EEG Monitoring to Assess Emergence From Neuroanesthesia

This study has been completed.
Sponsor:
Information provided by:
University of Manitoba
ClinicalTrials.gov Identifier:
NCT00443807
First received: March 5, 2007
Last updated: April 15, 2008
Last verified: April 2008
  Purpose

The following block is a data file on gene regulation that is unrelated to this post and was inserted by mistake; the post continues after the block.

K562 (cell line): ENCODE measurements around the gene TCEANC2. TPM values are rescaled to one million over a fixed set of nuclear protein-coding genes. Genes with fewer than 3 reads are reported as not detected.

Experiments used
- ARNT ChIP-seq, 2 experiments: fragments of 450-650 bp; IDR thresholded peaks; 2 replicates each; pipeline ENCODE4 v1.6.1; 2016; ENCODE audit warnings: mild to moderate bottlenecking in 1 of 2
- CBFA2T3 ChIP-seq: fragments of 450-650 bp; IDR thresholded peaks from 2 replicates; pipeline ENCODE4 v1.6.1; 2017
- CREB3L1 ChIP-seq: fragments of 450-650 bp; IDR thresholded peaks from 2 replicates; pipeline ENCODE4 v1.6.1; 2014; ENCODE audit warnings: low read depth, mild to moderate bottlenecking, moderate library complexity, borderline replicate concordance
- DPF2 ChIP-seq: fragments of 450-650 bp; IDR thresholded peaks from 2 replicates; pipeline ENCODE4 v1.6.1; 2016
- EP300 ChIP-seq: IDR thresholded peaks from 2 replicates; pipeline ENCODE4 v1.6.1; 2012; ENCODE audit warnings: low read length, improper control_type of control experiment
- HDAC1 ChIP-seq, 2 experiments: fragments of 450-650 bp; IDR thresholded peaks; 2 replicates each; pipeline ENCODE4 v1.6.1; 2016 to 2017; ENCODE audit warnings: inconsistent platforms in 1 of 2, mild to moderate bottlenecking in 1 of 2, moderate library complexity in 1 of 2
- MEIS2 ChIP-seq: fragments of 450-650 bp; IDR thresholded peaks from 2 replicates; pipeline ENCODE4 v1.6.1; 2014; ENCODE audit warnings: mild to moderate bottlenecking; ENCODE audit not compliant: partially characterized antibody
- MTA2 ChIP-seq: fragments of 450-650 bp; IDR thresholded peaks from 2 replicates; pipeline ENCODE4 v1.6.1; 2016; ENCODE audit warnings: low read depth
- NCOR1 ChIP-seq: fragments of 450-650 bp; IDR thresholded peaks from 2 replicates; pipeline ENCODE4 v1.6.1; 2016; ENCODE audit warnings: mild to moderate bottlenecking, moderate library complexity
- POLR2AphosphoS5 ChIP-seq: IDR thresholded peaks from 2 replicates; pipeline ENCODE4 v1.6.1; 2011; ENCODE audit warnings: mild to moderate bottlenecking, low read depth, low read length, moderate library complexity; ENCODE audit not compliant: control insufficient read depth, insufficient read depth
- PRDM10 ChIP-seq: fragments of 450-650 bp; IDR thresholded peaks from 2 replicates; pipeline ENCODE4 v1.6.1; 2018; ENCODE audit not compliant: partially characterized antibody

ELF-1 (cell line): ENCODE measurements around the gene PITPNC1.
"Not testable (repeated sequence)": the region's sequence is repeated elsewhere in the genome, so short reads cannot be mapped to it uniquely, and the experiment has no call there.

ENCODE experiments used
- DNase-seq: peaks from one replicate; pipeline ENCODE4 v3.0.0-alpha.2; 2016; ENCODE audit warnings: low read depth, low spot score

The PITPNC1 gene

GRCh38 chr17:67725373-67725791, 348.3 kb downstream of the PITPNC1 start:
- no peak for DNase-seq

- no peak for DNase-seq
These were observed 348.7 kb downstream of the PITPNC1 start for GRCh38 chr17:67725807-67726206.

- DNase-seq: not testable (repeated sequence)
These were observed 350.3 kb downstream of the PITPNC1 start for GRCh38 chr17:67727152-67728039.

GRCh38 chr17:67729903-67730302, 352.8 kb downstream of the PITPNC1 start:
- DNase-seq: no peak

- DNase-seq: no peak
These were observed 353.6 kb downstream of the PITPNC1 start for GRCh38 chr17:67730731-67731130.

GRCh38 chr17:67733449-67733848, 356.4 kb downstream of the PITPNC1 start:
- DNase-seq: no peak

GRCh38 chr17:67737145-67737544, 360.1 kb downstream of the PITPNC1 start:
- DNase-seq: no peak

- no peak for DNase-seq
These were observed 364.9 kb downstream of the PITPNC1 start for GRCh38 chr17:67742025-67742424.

A highly desired result in neuroanesthesia is a prompt, controlled emergence following a neurosurgical procedure. Considerable strides have been made in this direction with volatile anesthetic agents such as sevoflurane or desflurane administered in association with the narcotic remifentanil. It is characteristic that patients will emerge within 5 to 10 minutes of cessation of these agents at the end of a neuroanesthetic. However, there are cases where emergence is delayed, especially after periods of deep anesthesia for i) cerebral protection with temporary clipping of cerebral aneurysms and ii) with microvascular decompression for trigeminal neuralgia. Deep levels of anesthesia are standard for these procedures in the posterior fossa, which utilize motor evoked potentials to assess cranial nerve function. In these cases, EEG monitoring is standard. Using the EEG to monitor emergence to aid its progress makes sense. A monitor which could predict emergence in these patients would be valuable. EEG monitoring engineered to provide this information is now available in the form of the EEGo. This study is designed to test the hypothesis that the EEGo monitor will be superior to the BIS monitor to assess emergence following neuroanesthesia.